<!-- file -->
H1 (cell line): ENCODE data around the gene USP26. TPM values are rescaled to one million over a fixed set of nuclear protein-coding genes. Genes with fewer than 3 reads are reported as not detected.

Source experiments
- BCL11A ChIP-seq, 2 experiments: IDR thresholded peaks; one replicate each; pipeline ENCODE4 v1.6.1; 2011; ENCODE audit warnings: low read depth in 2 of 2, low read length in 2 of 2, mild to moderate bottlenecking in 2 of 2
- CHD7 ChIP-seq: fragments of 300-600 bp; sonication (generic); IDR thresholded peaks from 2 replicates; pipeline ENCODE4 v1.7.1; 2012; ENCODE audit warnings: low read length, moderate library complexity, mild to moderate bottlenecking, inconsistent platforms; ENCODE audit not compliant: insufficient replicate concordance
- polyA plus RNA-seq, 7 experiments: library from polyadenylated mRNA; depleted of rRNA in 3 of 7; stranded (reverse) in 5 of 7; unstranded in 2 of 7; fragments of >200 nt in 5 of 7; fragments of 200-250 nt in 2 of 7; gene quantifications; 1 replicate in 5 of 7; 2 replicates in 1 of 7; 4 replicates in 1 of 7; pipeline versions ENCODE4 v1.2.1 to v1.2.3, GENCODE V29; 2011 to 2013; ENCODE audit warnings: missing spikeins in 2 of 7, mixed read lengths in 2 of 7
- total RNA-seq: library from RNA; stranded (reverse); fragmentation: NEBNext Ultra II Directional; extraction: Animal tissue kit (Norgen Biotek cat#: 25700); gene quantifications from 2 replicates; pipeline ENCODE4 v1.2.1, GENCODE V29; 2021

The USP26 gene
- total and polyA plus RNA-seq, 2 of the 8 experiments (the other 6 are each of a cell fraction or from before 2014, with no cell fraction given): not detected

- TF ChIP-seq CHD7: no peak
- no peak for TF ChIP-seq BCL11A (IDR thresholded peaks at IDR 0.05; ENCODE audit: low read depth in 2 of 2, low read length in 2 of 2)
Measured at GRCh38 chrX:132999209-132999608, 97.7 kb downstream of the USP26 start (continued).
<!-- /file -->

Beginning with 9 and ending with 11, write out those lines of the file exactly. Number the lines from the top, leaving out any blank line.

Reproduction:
- TF ChIP-seq CHD7: no peak
- no peak for TF ChIP-seq BCL11A (IDR thresholded peaks at IDR 0.05; ENCODE audit: low read depth in 2 of 2, low read length in 2 of 2)
Measured at GRCh38 chrX:132999209-132999608, 97.7 kb downstream of the USP26 start (continued).